Author Frederick Joseph examines modern masculinity in “Patriarchy Blues”

From an early age, Frederick Joseph recognized that violence is often demanded of men.

“We collectively teach our boys that winning, surviving, things of that nature, always require beating somebody,” he told host Kerri Miller, “that it means beating them in competition, beat them mentally, beat them emotionally, beat them physically.”

But an exchange he had at a young friend’s funeral pointed a different path.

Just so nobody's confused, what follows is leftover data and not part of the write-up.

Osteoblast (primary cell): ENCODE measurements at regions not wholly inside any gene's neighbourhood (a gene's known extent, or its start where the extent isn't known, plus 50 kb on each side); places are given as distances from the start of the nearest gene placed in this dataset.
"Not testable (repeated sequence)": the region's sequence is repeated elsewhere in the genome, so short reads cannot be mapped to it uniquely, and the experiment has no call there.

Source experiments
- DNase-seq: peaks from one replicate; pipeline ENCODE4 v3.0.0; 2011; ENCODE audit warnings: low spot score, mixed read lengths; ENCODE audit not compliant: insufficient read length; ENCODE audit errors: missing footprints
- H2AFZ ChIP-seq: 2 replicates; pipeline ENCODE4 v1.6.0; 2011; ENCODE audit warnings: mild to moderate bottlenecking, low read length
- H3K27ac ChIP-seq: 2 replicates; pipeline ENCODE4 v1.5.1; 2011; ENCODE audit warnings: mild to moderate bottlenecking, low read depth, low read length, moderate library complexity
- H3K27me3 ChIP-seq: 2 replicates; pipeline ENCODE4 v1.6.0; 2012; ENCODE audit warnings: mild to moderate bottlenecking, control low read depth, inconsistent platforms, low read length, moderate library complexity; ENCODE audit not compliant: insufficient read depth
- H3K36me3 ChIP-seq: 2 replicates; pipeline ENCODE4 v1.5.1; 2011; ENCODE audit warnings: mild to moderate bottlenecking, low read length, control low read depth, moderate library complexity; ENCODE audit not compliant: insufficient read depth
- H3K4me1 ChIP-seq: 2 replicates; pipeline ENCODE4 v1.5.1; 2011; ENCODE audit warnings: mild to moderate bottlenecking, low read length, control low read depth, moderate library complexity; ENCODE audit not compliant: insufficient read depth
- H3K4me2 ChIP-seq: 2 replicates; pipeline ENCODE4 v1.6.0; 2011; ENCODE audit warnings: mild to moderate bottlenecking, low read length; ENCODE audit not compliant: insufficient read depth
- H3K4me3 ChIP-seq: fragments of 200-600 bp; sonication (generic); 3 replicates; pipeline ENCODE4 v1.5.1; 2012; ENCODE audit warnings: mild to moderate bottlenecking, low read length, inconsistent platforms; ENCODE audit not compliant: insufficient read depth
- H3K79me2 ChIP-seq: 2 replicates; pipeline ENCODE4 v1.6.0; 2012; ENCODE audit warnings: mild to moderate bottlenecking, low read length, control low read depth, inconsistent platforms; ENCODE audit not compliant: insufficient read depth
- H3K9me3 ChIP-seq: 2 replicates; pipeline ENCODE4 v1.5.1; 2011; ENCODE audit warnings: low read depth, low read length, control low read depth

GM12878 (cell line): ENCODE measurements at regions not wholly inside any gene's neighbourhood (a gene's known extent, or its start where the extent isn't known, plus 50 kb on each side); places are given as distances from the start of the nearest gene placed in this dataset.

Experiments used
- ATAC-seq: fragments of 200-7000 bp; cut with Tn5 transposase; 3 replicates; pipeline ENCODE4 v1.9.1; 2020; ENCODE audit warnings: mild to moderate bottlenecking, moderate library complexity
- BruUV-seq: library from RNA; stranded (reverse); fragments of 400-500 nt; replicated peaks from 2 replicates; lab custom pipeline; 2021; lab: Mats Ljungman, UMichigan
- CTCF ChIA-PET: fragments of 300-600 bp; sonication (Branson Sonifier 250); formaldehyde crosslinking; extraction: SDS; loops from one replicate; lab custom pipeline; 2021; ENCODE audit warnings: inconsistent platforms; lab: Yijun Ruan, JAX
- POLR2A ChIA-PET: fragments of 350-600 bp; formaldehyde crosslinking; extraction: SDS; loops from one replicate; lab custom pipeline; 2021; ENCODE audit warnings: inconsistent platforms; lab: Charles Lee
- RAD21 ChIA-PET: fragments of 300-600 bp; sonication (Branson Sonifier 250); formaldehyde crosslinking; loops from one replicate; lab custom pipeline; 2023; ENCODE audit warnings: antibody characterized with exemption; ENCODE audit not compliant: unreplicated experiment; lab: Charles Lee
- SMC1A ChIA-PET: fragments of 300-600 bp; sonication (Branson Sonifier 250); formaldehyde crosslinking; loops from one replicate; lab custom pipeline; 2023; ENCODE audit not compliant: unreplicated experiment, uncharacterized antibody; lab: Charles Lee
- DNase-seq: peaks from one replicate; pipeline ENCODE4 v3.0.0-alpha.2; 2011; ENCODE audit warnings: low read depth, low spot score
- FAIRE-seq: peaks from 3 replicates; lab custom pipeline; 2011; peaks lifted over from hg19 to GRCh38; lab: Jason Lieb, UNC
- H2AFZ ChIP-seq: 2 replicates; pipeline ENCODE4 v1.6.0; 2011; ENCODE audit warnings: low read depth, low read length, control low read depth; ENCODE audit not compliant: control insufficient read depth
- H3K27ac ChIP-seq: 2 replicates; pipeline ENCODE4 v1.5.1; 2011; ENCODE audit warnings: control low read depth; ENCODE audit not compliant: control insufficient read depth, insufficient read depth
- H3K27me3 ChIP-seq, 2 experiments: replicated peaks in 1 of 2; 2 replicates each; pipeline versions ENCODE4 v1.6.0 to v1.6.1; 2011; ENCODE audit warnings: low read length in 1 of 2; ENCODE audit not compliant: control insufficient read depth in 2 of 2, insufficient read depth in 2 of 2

As he stood in his grief, his friend’s mother hugged him and said, “A bunch of angry boys who can’t cry are the reason my son died. Cry for my son. You both deserve it.

Joseph realized he didn’t know how to cry, how to be tender, how to allow himself to be fully alive in a world built by patriarchy and white supremacy. So he started a journey.

He shares this journey with the world in his new book, “The Patriarchy Blues.” Join Miller and Joseph Friday at noon for a discussion of this poignant collection of musings on the culture of modern masculinity through the lens of a black man.


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Lola R. McClure